The Calvert Social Index Fund has changed its name to the Calvert U.S. Large Cap Core Responsible Index Fund. It comes amid a sweeping series of changes including a reduction in expenses and new portfolio managers. “The Board has also approved modifications to the Fund’s responsible investing index and responsible investing criteria,” according to a filing at the Securities and Exchange Commission (SEC). The portfolio managers on the fund are now listed as Laurie Webster, Dale Stout and Lise Bernhard – who take over from Natalie Trunow, Calvert’s Chief Investment Officer-Equities and Matthew Moore, Assistant Portfolio Manager and Head Trader, who had been on the fund since 2012 and 2014 respectively. Calvert has agreed to contractually limit direct net annual fund operating expenses through January 31, 2017, the filing added. The $519m fund was launched in 2000.
Two Canadian investment firms AGF and IA Clarington have restructured some of their funds to make them fossil fuel-free, Advisor.CA reports. AGF has restructured the AGF Global Sustainable Growth Equity fund, underweighting traditional energy stocks. And IA Clarington has recently removed all fossil fuels from its IA Clarington Inhance Global Equity SRI Class.
The Swedish Finance Ministry has announced plans to reduce the number of the country’s AP buffer pension funds from five to three. In a statement, the Ministry said AP2 would absorb AP6 (both are based in Gothenburg). It added that a decision about the Stockholm-based funds, AP1, AP3 and AP4, would be made later. The Ministry also announced the creation of a ‘National Pension Fund Board’ that would oversee the assets of the remaining three funds. In terms of the schemes’ sustainable investment strategy, the Ministry said the requirements would be tightened, yet not at the risk of prudent person investing. Sweden’s five buffer funds have a total of SEK1.16trn (€126bn) in assets between them, with the bulk divided between AP1-AP4. AP6 accounts for just SEK23.6bn.
Aviva Investors of the UK has finished a first closing for a solar fund after taking in £131m in assets from four UK pension schemes. Aviva was assisted in the effort by the Pensions Infrastructure Platform (PIP), an initiative started by the National Association of Pension Funds (NAPF) trade body to encourage UK schemes to invest in domestic infrastructure. In a statement, PIP and Aviva said the fund aimed to provide “predictable, long-term, inflation-linked cash flows” via investments in small solar installations. The fund aims to deliver annual returns of between 2% and 5% above the retail price index (RPI) for the UK. Said PIP CEO Mike Weston: “Reaching a first close after we announced the launch of the fund in February, reflects the appetite schemes have for infrastructure assets that deliver inflation-linked cash flow returns which are a good match for their pension liabilities.”ResponsAbility investments, the Zurich-based firm that specialises in microfinance, says its assets under management rose 28% last year to reach $2.6bn (€2.3bn), adding that more than 40% of the volume came from institutional investors like pension funds. With the money taken in, responsAbility said it had invested in 535 companies in 93 emerging markets via 12 different vehicles. Among these vehicles is the Swiss firm’s flagship Global Microfinance Fund, which almost 12 years after its launch, has accumulated $1bn in assets. ResponsAbility also invests in agriculture (including firms involved in in fair trade) and renewable energy. Link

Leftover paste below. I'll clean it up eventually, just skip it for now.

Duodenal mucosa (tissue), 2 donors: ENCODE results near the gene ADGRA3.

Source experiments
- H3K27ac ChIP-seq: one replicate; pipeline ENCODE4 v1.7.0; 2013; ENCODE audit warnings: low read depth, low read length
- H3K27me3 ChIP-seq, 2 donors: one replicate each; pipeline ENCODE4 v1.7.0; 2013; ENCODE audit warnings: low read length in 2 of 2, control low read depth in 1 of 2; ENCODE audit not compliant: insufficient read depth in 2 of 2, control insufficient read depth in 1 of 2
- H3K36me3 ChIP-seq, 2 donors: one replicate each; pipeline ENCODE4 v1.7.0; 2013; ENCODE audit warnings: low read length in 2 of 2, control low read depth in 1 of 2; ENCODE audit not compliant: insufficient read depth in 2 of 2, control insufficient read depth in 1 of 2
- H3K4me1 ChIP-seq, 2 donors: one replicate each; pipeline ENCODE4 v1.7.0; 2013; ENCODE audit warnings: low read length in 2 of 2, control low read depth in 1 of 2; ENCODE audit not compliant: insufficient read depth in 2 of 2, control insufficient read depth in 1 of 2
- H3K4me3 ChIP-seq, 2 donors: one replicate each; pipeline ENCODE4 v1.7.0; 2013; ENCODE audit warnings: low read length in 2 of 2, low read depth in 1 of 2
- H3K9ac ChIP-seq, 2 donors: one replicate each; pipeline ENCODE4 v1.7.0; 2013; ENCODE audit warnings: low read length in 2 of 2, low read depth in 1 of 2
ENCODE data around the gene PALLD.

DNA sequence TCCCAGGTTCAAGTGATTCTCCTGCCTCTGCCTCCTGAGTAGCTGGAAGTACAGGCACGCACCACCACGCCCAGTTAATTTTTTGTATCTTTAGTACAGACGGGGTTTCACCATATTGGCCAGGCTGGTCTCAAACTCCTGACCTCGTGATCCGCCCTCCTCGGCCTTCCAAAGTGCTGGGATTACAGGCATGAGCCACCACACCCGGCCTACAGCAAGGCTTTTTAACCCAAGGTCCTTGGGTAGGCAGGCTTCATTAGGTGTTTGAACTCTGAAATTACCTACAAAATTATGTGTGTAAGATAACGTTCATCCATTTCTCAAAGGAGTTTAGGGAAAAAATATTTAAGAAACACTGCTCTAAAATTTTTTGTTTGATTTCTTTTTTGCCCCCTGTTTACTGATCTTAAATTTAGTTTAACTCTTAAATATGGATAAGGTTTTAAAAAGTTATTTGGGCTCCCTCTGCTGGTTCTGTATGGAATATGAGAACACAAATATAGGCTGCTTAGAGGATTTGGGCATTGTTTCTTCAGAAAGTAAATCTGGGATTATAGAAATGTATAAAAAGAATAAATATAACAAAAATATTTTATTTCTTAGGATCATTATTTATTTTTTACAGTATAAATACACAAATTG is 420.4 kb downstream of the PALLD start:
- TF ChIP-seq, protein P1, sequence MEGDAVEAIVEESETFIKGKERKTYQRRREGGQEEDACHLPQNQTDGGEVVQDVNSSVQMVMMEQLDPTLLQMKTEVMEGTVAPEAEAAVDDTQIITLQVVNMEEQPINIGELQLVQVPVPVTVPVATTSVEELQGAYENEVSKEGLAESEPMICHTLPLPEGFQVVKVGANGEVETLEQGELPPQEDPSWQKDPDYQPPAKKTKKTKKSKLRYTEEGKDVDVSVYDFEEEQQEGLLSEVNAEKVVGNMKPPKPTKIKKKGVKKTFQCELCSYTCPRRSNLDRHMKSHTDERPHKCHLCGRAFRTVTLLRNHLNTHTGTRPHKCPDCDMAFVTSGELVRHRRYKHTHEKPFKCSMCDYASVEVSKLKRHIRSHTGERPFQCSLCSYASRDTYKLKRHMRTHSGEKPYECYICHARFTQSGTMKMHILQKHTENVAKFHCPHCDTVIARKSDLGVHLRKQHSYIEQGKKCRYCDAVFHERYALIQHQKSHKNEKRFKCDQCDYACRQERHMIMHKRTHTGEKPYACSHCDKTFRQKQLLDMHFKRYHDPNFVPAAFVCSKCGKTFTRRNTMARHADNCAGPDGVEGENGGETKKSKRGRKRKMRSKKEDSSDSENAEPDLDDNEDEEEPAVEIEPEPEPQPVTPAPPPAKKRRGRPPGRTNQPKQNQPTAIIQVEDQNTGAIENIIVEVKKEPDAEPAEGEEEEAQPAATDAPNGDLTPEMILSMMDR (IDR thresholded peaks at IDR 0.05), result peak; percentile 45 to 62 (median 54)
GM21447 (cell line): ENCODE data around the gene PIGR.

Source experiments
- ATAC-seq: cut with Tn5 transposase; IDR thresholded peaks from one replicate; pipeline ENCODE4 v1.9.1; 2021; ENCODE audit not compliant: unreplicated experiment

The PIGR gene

Philanthropy organization Global Impact says it has recently built and launched several new funds for a variety of clients. They include Sisters Saving Africa to support the Association of Sisterhoods of Kenya, PartnerSHIP for Impact, the Syria Refugee Fund and the Foundation for Total Recovery Fund.
Dublin-based renewables developer NTR has posted a profit of €35.7m for the financial year 2015, which is an improvement of €4.4 million (13.9%) on the previous year. It also said it would be anchoring a new €150m vehicle with €50m as it targets 170MW of onshore wind.
Brazilian food giant BRF S.A. has issued what’s being called South America’s first green bond, raising €500m from investors in the process. The bond has a maturity of seven years and, based on its triple ‘BBB’ credit rating, pays 2.75% in annual interest. Bookrunners for the bond, which was more than four times oversubscribed, included Deutsche Bank, Bank of America, Citigroup, BNP Paribas and Morgan Stanley. BRF says it will use the proceeds for a range of projects, including renewables, energy efficiency and sustainable forestry. It has hired ESG firm Sustainalytics to assure the bond’s green credentials. However, the NGO Climate Bonds Initiative is not entirely convinced by BRF’s bond. “It looks like BRF missed a chance to show off how green this bond is actually going to be. Some of the projects, in particular raw material use reduction and sustainable forestry look dubious,” writes Sean Kidney, CEO of the NGO on its website.
Symrise, a German perfume company, is the latest addition to the Hanover stock exchange’s new ‘German Gender Index.’ It replaces the German unit of UK media group Sky Plc, whose minority shareholders are to be bought out by the UK group. Hanover’s bourse said Symrise qualified for inclusion in the German Gender Index on the grounds that 25% of its board directors are female. Launched late last April, the 50-member stock index also includes BASF, Deutsche Lufthansa, Daimler, BMW and Allianz.